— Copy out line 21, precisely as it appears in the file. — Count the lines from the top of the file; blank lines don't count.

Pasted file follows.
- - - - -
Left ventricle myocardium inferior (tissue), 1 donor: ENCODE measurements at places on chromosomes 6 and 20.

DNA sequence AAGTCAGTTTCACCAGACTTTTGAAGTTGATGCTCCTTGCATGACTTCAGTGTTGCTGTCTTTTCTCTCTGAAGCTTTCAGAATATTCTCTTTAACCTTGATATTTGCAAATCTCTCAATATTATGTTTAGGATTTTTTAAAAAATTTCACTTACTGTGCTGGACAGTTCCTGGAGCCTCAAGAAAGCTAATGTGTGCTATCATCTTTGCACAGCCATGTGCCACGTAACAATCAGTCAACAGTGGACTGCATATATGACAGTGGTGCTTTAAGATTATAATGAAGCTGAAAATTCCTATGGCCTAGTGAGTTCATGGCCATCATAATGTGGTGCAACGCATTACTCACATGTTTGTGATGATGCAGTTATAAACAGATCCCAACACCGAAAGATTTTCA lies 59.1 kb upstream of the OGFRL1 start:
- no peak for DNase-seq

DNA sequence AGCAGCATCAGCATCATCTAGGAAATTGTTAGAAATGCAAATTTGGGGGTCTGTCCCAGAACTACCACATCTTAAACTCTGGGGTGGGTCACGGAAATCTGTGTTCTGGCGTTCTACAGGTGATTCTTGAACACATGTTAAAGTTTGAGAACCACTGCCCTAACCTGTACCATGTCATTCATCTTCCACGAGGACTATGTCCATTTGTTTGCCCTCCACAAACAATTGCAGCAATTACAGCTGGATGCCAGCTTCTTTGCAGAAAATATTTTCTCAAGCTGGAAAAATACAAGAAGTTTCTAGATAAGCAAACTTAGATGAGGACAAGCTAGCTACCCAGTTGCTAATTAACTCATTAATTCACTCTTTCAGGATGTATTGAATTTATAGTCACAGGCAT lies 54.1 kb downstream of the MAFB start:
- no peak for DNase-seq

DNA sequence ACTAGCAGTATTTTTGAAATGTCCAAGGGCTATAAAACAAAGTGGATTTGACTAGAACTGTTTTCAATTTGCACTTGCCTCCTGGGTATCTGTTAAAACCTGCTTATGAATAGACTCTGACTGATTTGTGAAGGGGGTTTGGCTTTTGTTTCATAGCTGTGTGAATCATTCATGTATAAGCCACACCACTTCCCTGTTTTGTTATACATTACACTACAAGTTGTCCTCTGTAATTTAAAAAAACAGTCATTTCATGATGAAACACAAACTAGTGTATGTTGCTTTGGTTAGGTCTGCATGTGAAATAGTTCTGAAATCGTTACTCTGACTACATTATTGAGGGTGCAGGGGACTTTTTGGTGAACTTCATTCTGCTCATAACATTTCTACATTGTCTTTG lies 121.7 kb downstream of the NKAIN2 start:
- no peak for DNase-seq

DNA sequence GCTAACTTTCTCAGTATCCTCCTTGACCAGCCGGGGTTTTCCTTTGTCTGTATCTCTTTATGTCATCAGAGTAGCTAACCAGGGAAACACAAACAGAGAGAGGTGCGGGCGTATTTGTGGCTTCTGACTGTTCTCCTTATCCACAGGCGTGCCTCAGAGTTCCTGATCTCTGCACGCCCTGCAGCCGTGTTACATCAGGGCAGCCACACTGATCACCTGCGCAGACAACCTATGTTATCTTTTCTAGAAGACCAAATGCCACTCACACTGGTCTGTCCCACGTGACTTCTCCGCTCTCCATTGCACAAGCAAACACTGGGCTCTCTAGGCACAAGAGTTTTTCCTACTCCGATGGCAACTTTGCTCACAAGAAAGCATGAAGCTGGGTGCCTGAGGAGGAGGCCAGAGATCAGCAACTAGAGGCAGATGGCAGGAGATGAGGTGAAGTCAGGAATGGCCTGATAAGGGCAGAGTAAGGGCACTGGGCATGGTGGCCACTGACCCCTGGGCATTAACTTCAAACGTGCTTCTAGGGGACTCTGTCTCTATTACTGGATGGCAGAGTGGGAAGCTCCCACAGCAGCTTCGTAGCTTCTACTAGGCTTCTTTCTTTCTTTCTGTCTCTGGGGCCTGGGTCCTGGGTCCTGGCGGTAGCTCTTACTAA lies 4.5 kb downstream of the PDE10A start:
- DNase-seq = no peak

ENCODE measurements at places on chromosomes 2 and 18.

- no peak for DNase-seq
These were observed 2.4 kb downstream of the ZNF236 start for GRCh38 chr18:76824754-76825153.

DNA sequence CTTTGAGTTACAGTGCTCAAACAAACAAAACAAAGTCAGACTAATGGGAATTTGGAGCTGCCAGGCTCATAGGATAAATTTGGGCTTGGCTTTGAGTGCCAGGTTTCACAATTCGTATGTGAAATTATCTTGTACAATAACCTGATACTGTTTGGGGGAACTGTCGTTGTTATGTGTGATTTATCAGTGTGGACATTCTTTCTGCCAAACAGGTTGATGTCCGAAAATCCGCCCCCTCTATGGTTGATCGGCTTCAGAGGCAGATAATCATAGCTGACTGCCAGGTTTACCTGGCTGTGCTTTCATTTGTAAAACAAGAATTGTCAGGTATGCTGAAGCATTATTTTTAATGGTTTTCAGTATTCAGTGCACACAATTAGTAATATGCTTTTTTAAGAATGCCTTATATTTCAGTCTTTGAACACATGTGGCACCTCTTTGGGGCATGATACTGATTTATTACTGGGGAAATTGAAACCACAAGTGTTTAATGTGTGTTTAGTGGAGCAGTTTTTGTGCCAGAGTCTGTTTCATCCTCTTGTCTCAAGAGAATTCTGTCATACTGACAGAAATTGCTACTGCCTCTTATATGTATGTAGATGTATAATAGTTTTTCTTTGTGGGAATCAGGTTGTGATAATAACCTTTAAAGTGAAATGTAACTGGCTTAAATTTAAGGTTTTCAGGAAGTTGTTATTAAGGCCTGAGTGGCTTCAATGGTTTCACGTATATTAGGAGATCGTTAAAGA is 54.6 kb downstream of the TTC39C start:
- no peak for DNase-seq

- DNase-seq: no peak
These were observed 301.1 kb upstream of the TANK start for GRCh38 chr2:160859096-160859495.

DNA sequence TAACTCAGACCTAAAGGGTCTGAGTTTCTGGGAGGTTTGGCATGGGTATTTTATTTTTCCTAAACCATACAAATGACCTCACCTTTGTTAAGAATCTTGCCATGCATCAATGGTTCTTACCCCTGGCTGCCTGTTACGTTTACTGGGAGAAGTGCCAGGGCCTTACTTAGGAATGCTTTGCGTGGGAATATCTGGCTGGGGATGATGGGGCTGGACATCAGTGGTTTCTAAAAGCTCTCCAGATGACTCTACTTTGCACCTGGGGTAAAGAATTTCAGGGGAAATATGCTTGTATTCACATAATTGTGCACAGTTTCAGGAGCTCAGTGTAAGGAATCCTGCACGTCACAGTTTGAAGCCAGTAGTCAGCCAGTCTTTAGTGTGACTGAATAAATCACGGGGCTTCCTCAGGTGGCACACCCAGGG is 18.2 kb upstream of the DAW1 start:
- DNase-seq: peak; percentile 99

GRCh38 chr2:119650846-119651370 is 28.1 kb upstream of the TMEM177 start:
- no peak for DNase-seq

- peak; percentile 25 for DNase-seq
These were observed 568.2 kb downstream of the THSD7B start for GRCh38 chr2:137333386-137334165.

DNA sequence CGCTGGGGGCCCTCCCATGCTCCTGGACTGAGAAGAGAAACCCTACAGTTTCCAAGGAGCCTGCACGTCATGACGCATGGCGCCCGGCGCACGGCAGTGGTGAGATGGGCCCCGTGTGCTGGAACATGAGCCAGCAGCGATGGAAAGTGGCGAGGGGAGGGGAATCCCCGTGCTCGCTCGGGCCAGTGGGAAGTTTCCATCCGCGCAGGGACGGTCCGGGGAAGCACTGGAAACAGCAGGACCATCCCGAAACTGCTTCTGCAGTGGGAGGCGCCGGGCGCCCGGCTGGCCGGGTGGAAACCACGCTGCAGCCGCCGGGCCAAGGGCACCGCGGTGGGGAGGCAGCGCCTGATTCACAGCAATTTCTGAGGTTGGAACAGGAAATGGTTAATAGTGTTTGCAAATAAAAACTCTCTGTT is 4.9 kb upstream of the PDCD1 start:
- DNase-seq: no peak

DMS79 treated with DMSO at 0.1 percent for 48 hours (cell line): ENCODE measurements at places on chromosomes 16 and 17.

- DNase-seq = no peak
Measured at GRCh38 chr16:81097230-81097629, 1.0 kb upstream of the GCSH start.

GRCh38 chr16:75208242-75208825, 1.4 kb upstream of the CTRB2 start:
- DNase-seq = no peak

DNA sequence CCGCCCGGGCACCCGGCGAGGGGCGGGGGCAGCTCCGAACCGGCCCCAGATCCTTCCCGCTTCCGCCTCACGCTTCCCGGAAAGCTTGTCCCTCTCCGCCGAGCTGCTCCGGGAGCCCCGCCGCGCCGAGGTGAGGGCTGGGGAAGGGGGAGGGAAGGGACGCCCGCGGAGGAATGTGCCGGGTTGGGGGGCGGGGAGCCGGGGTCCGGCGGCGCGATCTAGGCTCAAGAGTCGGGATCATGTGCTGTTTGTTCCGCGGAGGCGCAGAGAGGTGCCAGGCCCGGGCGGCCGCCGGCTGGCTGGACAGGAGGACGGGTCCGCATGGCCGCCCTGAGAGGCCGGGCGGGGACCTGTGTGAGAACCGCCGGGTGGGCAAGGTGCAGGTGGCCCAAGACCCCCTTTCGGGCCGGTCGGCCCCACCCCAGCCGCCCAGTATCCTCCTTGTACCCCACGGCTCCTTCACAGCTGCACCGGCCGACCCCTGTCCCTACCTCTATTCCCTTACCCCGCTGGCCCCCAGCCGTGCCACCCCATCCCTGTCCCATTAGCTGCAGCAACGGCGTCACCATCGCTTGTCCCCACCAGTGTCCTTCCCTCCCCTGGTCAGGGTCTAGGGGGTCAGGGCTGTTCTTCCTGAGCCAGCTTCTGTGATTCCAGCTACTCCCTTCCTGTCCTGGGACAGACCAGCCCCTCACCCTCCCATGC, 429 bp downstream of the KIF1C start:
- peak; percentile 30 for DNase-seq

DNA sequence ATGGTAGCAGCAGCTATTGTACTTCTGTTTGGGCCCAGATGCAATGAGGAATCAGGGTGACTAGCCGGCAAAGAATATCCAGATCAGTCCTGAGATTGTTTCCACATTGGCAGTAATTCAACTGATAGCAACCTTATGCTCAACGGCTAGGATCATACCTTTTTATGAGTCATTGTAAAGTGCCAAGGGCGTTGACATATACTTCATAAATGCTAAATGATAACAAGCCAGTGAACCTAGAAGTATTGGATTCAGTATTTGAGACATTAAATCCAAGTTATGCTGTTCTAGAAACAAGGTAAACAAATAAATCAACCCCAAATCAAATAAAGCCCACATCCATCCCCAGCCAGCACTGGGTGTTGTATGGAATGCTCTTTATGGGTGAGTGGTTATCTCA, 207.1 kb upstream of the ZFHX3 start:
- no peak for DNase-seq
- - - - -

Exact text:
- peak; percentile 25 for DNase-seq